Stay Active And Eat Healthy
As the song says, Get on your feet! Dr. Gay says that exercise is among the most effective ways to manage and reduce your stress. She also says a healthy diet is essential, as it promotes your overall well-being.
Studies confirm that keeping physically active during times of high stress can help prevent negative effects on sleep. This can be hard to do, since stress can lead to poor health decisions, impeding our efforts to exercise.
Swimming in particular can be a great stress relieving tool. When we swim we practice paced breathing. If you have spoken with anyone about stress you have probably heard, take a deep breath, and that is exactly what you are doing when you swim, says licensed social worker, Vicky Woodruff.
Research shows that dancing can also be an effective stress coping mechanism. Create a playlist ahead of time with some of your favorite songs and take a dance break when you are feeling very stressed.
How To Sleep Better
1. Eat a healthy diet. You should avoid caffeinated drinks and alcohol if you want to get quality sleep. Dont eat much prior to bedtime and avoid sugar.
2. Clear your thoughts. Before going to sleep, you need to relax and let go. Stop worrying and take deep breaths. I usually meditate or use visualization. But some years ago before sleeping, I thought about my day, about my experiences and I concentrated on the great ones. I fulfilled myself with gratitude and calmed down.
3. Take a warm shower or a bath
4. Exercise is a great way to burn energy and you can get better sleep. Dont exercise just before sleep.
5. Read before sleeping. Remember that reading alone can relieve stress and make your life more enjoyable.
Sometimes you just need to find a comfortable place to sleep.
Can Moving More During The Day Improve Sleep At Night
Two of the solutions we know work are vexingly simple: get enough rest and get enough exercise.
Theres a three-way quarrel between stress, exercise, and sleep, says Niket Sonpal, MD, adjunct assistant professor of clinical medicine at Touro College of Osteopathic Medicine in New York City. While stress keeps you feeling anxious and awake, exercise reduces stress and in turn, helps you sleep, and when you sleep better, you can handle stress better.
You likely already know all about those relationships from experience that sleep and exercise can make you feel less stressed and even help you cope with your stressors better. But what research is just starting to unravel is the physiological explanation for why those relationships exist between stress, sleep, and exercise, which in turn could help us be smarter about how we do all three.
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Why Does Stress Affect Sleep
People tend to have a harder time sleeping when theyre stressed. Stress negatively affects the brain and nervous system. It keeps you in fight-or-flight mode definitely not conducive to sleep. And once stress starts affecting your sleep, its a self-perpetuating cycle of more stress and more sleeplessness.
Stress impacts your entire body thanks to elevated levels of cortisol, your bodys main stress hormone. Cortisol is a good thing in moderation. It helps your body prepare for action and wake up in the morning. But when this hormone is constantly present, it can cause communication problems between your bodys systems. This impacts everything from your muscles to your immune system:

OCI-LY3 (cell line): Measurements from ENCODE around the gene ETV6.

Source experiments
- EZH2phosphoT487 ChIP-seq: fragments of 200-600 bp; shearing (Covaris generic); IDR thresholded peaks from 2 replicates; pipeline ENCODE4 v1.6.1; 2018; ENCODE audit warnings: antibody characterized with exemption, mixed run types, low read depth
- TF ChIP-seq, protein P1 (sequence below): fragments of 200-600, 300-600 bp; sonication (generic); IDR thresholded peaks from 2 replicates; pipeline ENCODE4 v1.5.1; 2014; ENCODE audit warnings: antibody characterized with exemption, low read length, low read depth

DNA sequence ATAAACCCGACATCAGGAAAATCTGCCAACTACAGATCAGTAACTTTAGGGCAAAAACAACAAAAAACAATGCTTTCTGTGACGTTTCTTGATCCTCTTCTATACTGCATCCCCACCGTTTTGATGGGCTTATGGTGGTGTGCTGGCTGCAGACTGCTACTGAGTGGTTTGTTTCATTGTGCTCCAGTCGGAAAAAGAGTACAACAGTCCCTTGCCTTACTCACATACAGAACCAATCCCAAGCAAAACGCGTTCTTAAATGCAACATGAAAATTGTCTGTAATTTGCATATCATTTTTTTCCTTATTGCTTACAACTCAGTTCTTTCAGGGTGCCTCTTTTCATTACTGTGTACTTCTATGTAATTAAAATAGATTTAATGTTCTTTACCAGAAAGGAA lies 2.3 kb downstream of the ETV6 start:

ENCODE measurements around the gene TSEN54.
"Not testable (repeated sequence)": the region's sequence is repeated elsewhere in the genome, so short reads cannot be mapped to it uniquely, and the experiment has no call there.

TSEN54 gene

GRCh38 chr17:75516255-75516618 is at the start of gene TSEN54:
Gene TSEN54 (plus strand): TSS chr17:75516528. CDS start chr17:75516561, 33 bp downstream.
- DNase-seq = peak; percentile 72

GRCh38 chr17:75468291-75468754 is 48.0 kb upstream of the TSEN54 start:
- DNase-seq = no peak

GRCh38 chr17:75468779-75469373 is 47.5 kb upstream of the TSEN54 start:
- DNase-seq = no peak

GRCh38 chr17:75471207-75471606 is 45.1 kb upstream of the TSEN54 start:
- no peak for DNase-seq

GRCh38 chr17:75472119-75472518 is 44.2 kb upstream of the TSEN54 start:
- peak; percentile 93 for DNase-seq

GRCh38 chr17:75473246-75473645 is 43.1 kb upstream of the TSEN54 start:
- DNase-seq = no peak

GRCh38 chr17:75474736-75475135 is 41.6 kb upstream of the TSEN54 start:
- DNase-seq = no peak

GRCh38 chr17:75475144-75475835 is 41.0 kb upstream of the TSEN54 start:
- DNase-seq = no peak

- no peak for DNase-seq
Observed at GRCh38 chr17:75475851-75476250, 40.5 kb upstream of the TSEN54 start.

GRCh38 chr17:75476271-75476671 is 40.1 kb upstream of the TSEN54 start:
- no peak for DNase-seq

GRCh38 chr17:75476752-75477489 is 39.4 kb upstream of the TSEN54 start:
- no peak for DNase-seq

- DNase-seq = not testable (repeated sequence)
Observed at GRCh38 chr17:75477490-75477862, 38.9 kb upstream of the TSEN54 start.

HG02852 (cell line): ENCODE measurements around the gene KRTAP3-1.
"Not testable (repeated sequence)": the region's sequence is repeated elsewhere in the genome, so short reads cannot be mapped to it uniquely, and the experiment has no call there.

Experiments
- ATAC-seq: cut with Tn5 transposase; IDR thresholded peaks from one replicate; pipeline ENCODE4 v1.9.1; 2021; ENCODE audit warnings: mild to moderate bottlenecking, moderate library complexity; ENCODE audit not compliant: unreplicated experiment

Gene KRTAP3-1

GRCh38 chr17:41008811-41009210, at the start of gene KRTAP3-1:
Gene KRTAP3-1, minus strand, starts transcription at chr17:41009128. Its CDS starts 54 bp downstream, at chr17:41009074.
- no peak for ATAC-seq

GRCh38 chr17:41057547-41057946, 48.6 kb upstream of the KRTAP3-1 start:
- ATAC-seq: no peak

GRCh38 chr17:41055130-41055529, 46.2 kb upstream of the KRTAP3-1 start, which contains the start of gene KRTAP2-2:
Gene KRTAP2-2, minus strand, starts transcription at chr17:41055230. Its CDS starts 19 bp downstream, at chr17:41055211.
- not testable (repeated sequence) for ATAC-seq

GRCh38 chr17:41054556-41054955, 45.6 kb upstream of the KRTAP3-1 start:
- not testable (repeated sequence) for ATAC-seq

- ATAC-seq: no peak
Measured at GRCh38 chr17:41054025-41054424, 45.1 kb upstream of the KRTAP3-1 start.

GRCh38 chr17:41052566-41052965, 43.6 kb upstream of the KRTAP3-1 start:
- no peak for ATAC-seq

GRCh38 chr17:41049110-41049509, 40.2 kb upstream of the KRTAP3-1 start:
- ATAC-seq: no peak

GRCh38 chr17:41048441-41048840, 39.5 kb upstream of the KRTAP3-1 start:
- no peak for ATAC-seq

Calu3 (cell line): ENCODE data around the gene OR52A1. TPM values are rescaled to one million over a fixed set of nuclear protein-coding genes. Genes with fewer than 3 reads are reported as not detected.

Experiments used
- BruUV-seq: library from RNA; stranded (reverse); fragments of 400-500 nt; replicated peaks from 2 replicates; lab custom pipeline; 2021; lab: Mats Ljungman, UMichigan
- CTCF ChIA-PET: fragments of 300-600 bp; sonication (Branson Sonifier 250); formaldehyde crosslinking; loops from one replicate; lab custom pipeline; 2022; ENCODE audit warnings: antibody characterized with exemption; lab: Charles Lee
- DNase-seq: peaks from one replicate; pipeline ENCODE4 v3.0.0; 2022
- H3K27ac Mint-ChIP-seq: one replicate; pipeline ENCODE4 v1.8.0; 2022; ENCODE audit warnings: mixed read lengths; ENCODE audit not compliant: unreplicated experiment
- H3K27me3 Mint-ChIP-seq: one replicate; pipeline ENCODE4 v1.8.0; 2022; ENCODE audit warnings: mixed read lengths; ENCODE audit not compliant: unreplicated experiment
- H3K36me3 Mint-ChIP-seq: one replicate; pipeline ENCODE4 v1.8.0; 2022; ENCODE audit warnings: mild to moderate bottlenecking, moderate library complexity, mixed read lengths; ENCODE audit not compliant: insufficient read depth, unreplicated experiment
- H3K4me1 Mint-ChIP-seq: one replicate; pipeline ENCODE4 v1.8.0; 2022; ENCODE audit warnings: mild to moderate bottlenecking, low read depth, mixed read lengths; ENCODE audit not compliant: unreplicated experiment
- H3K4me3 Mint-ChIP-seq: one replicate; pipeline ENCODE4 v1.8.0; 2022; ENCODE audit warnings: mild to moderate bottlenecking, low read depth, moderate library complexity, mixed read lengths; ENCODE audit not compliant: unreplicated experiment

- Muscle tension: Stress can make you tense. This constant state of muscle tension is a source of stress-induced headaches and lower back pain.
- Inflammation and heart health: Long-term stress can trigger inflammation and cause difficulty breathing. People with chronic stress also live with a constantly elevated heart rate and constricted blood circulation.
- Nervous system: The constant presence of stress can cause a breakdown in communication between the hypothalamic, pituitary and adrenal axis. The breakdown of this system, result in your body being less resilient to stress due to a general weakening of your immune system.
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Practice Good Sleep Hygiene
Proper sleep hygiene can be incredibly helpful for relaxation and managing stress at night. A few things you can do to help induce restful sleep are:
- Reserve the bedroom for sleep and sex only
- Keep a cool temperature in the bedroom
- Pick a bedtime ritual to help you relax before bed
- Avoid naps in the day after 3pm
- Avoid difficult conversations before bedtime
- Avoid stimulants like nicotine and caffeine three hours before bedtime
- Avoid screen time at least one hour before going to bed
- Avoid large meals several hours before bedtime
Dr. Gay says its best to limit your social media use and your time spent consuming stressful media . She suggests having an electronics-free nighttime routine. Similarly, Dr. Prianca Naik, MD, suggests, First thing in the morning for 10-15 minutes, dont get on your phone. Set an intention for the day and practice gratitude. This places our mind in a positive frame. This might be difficult at first, but you can do it!
Dr. Gay also says that the right sleep environment will help you catch some Zzzs. One way to create this is by choosing the right mattress for you. This will depend on a variety of factors such as your size, weight, and preferred sleep position, as theres no one-size-fits-all when picking a mattress. Just make sure that your mattress provides comfort and proper spinal alignment.
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Tips For Managing Stress For Better Sleep
These tips can help you ease stress and hopefully get a better night’s sleep:
These steps can help many people sleep soundly through the night. However, if you have frequent sleep problems, talk to your doctor. They can check you for possible medical problems like an overactive thyroid or sleep disorders, or a psychiatric condition like an anxiety disorder, and recommend treatment.
Suggestions To Help You De
What keeps you up at night? More often than not, itâs an active mind caught up in worry and anxiety, agitation, or even sadness. Here are a few ways to de-stress so you can drift off to sleep more easily.